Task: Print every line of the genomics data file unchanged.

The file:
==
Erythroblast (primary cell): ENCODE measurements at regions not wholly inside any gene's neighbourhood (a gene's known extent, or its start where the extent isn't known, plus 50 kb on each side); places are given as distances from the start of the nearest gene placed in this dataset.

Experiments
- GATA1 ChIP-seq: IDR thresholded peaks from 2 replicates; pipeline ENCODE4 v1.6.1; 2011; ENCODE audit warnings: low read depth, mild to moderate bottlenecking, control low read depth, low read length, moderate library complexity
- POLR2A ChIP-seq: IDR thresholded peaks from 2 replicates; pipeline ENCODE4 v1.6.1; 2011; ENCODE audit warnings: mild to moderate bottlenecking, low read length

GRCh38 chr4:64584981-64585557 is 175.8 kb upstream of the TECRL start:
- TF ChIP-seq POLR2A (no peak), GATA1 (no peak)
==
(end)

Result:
Erythroblast (primary cell): ENCODE measurements at regions not wholly inside any gene's neighbourhood (a gene's known extent, or its start where the extent isn't known, plus 50 kb on each side); places are given as distances from the start of the nearest gene placed in this dataset.

Experiments
- GATA1 ChIP-seq: IDR thresholded peaks from 2 replicates; pipeline ENCODE4 v1.6.1; 2011; ENCODE audit warnings: low read depth, mild to moderate bottlenecking, control low read depth, low read length, moderate library complexity
- POLR2A ChIP-seq: IDR thresholded peaks from 2 replicates; pipeline ENCODE4 v1.6.1; 2011; ENCODE audit warnings: mild to moderate bottlenecking, low read length

GRCh38 chr4:64584981-64585557 is 175.8 kb upstream of the TECRL start:
- TF ChIP-seq POLR2A (no peak), GATA1 (no peak)